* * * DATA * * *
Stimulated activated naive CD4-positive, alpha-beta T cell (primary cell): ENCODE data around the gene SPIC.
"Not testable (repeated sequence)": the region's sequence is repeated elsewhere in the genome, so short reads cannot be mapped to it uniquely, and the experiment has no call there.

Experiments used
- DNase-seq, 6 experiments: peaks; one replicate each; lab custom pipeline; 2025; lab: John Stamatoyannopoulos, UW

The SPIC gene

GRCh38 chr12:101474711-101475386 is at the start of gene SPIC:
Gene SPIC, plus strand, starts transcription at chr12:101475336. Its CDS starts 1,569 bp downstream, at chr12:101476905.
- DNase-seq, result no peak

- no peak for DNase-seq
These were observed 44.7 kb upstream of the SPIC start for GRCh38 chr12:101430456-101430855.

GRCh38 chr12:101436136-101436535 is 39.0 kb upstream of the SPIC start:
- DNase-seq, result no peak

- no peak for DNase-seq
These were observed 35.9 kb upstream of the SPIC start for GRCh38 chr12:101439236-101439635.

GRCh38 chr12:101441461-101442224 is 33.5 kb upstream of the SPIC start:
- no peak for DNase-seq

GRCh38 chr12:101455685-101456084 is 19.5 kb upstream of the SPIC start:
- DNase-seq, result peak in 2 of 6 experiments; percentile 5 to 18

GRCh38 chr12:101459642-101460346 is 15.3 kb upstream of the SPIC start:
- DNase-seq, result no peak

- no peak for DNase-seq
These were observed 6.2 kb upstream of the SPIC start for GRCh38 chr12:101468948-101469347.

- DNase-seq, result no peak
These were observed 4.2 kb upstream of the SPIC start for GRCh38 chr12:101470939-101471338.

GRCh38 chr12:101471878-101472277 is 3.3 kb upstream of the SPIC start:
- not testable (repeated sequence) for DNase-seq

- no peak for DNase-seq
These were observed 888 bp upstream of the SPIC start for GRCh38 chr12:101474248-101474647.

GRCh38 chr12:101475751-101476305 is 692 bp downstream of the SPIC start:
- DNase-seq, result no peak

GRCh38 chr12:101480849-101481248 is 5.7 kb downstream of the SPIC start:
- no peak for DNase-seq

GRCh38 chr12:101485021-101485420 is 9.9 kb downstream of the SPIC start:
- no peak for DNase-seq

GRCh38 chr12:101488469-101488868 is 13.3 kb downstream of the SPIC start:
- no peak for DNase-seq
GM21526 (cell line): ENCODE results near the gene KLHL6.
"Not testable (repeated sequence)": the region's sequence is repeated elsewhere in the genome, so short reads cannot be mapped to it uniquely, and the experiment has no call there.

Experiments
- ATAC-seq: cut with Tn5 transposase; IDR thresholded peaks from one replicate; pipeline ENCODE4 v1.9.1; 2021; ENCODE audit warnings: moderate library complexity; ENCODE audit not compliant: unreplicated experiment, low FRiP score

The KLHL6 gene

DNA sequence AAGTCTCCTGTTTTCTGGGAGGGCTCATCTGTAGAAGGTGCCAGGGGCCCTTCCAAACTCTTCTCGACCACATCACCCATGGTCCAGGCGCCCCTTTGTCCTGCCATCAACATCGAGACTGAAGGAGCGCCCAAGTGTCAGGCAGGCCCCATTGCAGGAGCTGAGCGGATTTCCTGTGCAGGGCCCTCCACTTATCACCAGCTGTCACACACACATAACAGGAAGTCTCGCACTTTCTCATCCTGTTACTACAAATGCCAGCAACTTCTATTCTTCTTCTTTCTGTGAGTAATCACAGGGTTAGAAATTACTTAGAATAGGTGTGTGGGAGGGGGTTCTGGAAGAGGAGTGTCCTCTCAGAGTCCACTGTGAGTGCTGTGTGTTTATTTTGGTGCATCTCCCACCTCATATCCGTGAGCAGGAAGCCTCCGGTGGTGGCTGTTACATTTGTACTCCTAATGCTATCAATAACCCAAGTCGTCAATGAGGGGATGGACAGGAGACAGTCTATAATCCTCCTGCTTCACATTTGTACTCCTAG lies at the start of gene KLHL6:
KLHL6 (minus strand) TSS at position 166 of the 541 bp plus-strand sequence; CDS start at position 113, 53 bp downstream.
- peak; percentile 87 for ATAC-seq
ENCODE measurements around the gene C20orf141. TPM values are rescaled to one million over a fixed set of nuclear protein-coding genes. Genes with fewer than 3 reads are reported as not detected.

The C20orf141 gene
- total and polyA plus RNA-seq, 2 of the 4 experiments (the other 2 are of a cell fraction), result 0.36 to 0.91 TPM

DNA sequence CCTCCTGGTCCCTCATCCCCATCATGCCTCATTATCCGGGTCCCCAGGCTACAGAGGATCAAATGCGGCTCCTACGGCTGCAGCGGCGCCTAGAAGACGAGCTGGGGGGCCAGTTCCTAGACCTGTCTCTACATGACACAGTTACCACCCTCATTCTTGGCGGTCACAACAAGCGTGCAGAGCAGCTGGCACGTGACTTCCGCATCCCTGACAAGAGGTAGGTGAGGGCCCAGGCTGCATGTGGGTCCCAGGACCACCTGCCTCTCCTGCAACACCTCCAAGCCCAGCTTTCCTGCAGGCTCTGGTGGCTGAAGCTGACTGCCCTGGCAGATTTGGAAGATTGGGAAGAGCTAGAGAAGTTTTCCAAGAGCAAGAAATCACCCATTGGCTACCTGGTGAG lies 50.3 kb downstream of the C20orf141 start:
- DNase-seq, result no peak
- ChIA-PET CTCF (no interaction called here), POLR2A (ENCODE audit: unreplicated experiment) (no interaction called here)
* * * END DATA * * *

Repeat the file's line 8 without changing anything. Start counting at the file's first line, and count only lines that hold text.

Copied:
- DNase-seq, result no peak